Sperling Prostate Center

I Have BPH. I’m Balding. Will I Get Deadly Prostate Cancer?

What do these three things have in common?

  • Benign prostatic hyperplasia or BPH (non-cancerous prostate enlargement)
  • Male pattern baldness
  • Aggressive prostate cancer that is potentially lethal.

The first—and most obvious—answer is that they are all risks that men face with aging. The second less obvious answer is a class of medication called 5-alpha reductase inhibitors. In men’s health, these drugs are better known by their trade names: Avodart (dutasteride) for BPH, Proscar (finasteride) for BPH, and Propecia (finasteride) for male hair loss. In at least two large-scale studies, it was found that men who use these medications have a lower risk of prostate cancer (PCa). However, if they do develop PCa, they have a higher risk of aggressive, potentially lethal disease.

Prescribing Avodart or Proscar for BPH

The prostate gland is part of the male reproductive system. It produces the prostate fluid that forms semen. It needs the male hormone, testosterone, to develop and function. As men age, it’s normal for the prostate to enlarge (BPH). However, since the urethra (passage for urine) runs from the bladder through the center of the prostate, BPH can eventually narrow the urethra. Avodart or Proscar is then frequently prescribed because both drugs can reduce BPH.

How do these drugs work?

The way in which the drugs work is by making testosterone less available to prostate cells. The form of testosterone that prostate cells most readily take up is called dihydrotestosterone, or DHT. It is 10 times more potent than testosterone.[i] DHT is a converted form of testosterone, and an enzyme called 5-alpha reductase is needed for this conversion. Then, when there is an abundance of DHT, prostate growth is stimulated; when DHT is scarce, prostate growth is limited. This is where the drugs come into play.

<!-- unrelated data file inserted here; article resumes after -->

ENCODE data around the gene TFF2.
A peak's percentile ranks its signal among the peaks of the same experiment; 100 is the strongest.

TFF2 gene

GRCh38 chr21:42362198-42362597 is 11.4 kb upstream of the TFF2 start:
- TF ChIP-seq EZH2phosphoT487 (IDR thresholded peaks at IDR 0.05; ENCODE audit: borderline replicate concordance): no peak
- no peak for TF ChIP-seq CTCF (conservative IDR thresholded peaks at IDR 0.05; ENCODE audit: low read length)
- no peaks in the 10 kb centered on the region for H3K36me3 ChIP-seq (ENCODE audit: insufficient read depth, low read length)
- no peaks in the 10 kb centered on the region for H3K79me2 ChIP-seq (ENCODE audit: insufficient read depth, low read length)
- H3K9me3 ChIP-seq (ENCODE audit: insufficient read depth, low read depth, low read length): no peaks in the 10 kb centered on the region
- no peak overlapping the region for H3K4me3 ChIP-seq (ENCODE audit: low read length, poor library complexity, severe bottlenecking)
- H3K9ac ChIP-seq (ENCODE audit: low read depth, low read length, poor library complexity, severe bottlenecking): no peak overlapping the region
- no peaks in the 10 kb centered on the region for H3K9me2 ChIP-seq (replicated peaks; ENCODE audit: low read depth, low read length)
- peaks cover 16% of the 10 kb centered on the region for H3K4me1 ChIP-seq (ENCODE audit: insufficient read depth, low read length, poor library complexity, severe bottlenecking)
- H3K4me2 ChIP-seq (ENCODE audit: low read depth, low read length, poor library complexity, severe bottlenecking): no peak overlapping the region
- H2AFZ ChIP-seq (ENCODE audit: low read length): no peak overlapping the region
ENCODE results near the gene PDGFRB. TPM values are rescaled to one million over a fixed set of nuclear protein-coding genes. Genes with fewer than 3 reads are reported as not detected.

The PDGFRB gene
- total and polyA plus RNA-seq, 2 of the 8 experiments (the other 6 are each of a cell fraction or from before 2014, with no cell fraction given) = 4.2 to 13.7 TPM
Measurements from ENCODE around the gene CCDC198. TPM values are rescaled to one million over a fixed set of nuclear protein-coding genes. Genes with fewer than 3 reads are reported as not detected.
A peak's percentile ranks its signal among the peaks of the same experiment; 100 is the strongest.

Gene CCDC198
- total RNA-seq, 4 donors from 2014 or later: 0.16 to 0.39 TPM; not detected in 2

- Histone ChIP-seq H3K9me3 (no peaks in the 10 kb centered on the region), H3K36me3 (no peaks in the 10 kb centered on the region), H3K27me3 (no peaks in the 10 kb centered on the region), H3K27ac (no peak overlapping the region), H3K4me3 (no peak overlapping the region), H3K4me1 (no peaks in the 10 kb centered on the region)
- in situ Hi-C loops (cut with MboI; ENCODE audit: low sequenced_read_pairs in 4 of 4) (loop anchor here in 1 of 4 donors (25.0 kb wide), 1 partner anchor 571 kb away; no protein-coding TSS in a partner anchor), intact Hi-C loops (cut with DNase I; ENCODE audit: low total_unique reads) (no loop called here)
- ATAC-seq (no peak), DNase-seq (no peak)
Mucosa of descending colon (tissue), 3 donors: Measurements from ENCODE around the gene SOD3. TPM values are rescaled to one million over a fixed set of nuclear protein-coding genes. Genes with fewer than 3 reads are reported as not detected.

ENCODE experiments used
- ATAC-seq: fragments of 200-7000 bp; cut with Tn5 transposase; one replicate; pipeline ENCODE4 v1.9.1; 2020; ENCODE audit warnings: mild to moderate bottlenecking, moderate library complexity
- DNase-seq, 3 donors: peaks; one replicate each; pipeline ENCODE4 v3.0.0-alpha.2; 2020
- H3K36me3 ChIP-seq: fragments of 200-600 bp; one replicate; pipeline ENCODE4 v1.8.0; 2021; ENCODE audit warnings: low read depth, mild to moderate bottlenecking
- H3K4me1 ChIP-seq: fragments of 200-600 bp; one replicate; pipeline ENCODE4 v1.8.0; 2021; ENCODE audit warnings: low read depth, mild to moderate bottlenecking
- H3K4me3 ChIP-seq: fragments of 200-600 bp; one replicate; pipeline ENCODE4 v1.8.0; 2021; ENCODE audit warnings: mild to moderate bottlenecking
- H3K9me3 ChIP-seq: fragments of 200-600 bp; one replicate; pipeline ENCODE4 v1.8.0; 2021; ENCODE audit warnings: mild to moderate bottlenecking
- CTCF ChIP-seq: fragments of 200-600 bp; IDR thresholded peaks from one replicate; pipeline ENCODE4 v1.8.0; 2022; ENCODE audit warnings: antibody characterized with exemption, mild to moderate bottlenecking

Remember the term 5-alpha reductase inhibitors? As “inhibitor” suggests, the drugs block the chemical interaction from occurring, without affecting the production of testosterone needed for overall male health. Thus, they prevent testosterone from converting to DHT, and over time, the prostate gland reduces closer to its pre-BPH size. Urine can now flow freely through the prostate and out of the body. Note that Propecia (finasteride) is often prescribed to correct for male pattern baldness, which is androgen-dependent. While Propecia helps maintain hair growth, it is also affecting the prostate gland.

What about prostate cancer risk?

Concern about the safety of long-term 5-alpha reductase inhibitors use came about as the result of a large-scale seven year observational study (Prostate Cancer Prevention Trial or PCPT) of 18,880 men randomized into two groups: finasteride and placebo.[ii] According to Hirshburg, et al. (2016), “In the patient population diagnosed with prostate cancer that was taking finasteride, there was a 27-percent increase in ‘high grade’ Gleason scores of 7 to 10.”[iii] Another study that performed 18 years’ follow up with the same patients confirmed the findings of the first. The finasteride group had fewer cases of biopsy-proven PCa than the placebo group (10.5% vs. 14.9%) but a greater risk of Gleason grade 7-10 PCa in the finasteride vs. placebo group (3.5% risk vs. 3.0%).[iv] Clearly, such results would lead to worry, even though the increased risk was quite small.